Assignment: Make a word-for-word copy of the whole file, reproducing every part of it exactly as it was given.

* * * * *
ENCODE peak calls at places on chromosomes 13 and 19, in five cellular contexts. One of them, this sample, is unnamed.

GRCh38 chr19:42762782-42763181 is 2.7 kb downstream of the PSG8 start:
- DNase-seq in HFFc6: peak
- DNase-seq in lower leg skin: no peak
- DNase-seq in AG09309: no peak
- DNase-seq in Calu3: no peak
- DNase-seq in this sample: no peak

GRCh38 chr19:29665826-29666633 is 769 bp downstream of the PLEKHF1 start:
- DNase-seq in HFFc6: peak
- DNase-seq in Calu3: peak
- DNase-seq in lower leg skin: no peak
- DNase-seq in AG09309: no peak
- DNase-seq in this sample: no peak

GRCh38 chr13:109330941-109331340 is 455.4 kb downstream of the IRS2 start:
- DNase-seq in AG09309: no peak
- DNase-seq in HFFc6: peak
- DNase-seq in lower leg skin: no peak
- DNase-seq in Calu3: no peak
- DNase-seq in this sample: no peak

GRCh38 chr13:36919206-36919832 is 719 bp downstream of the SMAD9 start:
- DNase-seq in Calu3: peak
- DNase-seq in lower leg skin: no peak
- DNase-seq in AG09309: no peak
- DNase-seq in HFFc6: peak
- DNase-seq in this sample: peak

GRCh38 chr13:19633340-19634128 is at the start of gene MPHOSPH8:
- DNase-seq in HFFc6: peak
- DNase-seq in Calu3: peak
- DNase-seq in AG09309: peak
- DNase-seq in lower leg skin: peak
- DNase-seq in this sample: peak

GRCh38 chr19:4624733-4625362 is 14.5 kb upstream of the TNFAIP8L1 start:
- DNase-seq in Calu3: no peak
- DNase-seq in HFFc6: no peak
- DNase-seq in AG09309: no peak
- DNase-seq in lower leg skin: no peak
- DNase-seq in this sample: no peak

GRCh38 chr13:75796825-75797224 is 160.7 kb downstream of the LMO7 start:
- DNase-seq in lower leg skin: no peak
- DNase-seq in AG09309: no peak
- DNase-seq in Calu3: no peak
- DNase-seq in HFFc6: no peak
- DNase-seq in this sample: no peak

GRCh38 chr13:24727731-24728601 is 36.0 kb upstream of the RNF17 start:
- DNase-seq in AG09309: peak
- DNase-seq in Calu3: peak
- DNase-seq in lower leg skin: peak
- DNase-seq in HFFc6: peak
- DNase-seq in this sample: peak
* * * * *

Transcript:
ENCODE peak calls at places on chromosomes 13 and 19, in five cellular contexts. One of them, this sample, is unnamed.

GRCh38 chr19:42762782-42763181 is 2.7 kb downstream of the PSG8 start:
- DNase-seq in HFFc6: peak
- DNase-seq in lower leg skin: no peak
- DNase-seq in AG09309: no peak
- DNase-seq in Calu3: no peak
- DNase-seq in this sample: no peak

GRCh38 chr19:29665826-29666633 is 769 bp downstream of the PLEKHF1 start:
- DNase-seq in HFFc6: peak
- DNase-seq in Calu3: peak
- DNase-seq in lower leg skin: no peak
- DNase-seq in AG09309: no peak
- DNase-seq in this sample: no peak

GRCh38 chr13:109330941-109331340 is 455.4 kb downstream of the IRS2 start:
- DNase-seq in AG09309: no peak
- DNase-seq in HFFc6: peak
- DNase-seq in lower leg skin: no peak
- DNase-seq in Calu3: no peak
- DNase-seq in this sample: no peak

GRCh38 chr13:36919206-36919832 is 719 bp downstream of the SMAD9 start:
- DNase-seq in Calu3: peak
- DNase-seq in lower leg skin: no peak
- DNase-seq in AG09309: no peak
- DNase-seq in HFFc6: peak
- DNase-seq in this sample: peak

GRCh38 chr13:19633340-19634128 is at the start of gene MPHOSPH8:
- DNase-seq in HFFc6: peak
- DNase-seq in Calu3: peak
- DNase-seq in AG09309: peak
- DNase-seq in lower leg skin: peak
- DNase-seq in this sample: peak

GRCh38 chr19:4624733-4625362 is 14.5 kb upstream of the TNFAIP8L1 start:
- DNase-seq in Calu3: no peak
- DNase-seq in HFFc6: no peak
- DNase-seq in AG09309: no peak
- DNase-seq in lower leg skin: no peak
- DNase-seq in this sample: no peak

GRCh38 chr13:75796825-75797224 is 160.7 kb downstream of the LMO7 start:
- DNase-seq in lower leg skin: no peak
- DNase-seq in AG09309: no peak
- DNase-seq in Calu3: no peak
- DNase-seq in HFFc6: no peak
- DNase-seq in this sample: no peak

GRCh38 chr13:24727731-24728601 is 36.0 kb upstream of the RNF17 start:
- DNase-seq in AG09309: peak
- DNase-seq in Calu3: peak
- DNase-seq in lower leg skin: peak
- DNase-seq in HFFc6: peak
- DNase-seq in this sample: peak